For My Uncle Joe

by Steve Turner

(Read more from Steve at his blog, located at http://www.unwonderful.com )


I could never understand, at age four, why we moved away without taking dad. Running forty miles away to Leaksville had us all upset. As we drove off, mom was sobbing, which made my two sisters sob. As for me , I dookied my pants, really bad. Four year olds are supposed to have sense enough not to do that. I did have sense enough not to sit down. With both cheeks on fire, my legs stayed far apart. The others had gotten painfully pale and bug-eyed, mouth breathing as seldom as would sustain life. By the time we pulled into my aunt's house, I was doing the jitterbug. My aunt and uncle (joe and betsy chandler) were all hugs when we got there. I quickly crab-walked to their bathroom. They mumbled something about corrective shoes. If Leaksville has a quality apart from other towns, you can knock on any door and get a wet washrag.

For the next two years, my oldest sister and I would write our dad and try to get him to take us back. He never mentioned a word of it, but we wrote anyway. It beat giving up . He did make it to my kindergarten graduation.

Losing my first grade girlfriend (lisa wilson) to a boy with a new minibike was my first Leaksville heartache. Who could've foretold it? She would do without T.V. and ice-cream just to tell me how much she loved me. One day, she and Mr. New Mini-bike (mike whitlow) came sputtering down his driveway. Her tiny legs jutted out like an airplane (hugging him like a pencil as he fake smiled his piano teeth at me). Losing Natalie Wood to a Briggs and Stratton is one thing, but this kid scared his own mother. I felt worse than the bathroom attendant at the Balmar Theater. They spun off. She was his alone. A harpoon in your soul sure helps road pennies to find a pocket. I should have found them all that day. Maybe mom will take us out to eat tonight...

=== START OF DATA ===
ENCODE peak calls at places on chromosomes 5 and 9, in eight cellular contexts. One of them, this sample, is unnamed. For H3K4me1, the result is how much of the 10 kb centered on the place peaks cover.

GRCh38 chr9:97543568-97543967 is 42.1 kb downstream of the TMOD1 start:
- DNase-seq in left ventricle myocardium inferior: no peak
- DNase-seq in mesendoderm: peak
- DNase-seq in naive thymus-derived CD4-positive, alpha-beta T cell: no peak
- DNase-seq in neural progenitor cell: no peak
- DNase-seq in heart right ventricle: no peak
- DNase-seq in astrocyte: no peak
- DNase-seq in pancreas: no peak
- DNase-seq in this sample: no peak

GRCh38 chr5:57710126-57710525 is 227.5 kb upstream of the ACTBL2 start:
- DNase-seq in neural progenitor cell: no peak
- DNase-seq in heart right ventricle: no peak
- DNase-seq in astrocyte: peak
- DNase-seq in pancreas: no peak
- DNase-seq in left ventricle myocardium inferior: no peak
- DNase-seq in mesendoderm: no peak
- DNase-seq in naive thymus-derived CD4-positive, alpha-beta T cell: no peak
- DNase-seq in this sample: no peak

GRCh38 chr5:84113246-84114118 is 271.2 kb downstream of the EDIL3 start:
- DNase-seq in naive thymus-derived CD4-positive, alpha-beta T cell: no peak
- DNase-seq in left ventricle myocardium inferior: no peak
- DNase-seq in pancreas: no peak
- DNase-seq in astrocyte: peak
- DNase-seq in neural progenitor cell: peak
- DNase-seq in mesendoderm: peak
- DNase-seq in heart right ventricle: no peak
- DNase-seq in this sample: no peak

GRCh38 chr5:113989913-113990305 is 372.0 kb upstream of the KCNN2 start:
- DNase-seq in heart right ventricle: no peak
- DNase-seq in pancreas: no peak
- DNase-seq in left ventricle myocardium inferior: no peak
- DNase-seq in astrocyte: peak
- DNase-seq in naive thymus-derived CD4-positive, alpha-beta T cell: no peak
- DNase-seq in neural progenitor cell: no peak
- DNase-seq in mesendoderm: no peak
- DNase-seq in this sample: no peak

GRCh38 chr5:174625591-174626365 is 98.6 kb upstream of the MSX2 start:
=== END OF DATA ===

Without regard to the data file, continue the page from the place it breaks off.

Going out to eat was our only adventure. We piled into our rickety Ford Falcon, arguing over the front seat and the best place to go. My sisters liked "Red and Betty's." Mom's choices were either the "Circle" or the "Sealtest." My favorite was "Dick's Drive-In." "Dick's" was way behind the times. As soon as your car was parked, a freshly beaten, pancake make-upped waitress would strut out of "Dick's" orange door and bark a cigarette-ruined voice through your window. With "Harper Valley P.T.A." and "Pretty Woman" serenading through the horn speaker, the moods changed to whichever song the jukebox played. A George Jones tune would have the place near suicide, putting a song-long, country-washed tone of emotion between you and your waitress. Despite this, they never really listened to your order. It didn't pertain. Pertinence belonged to hustling single guys who made them listen to long, boring descriptions of their lives. "Hey baby, I ain't pushin the broom up the mill anymore, I'm pullin it . . ." Maybe it was their hair that got these girls slapped around. It was teased as high as their arms would go.

A flash of the headlights signaled the waitress to take your tray. Mom had the courtesy to warn us when she was about to start the car. My sisters and I dove to the floorboard as she fired up the little Ford. The screeching fan belt screamed like a scalded pterodactyl stuck under the hood. Our car arrived with four and left with one. After losing sight of "Dick's," we'd pop back up and hoped against hope it would make it home.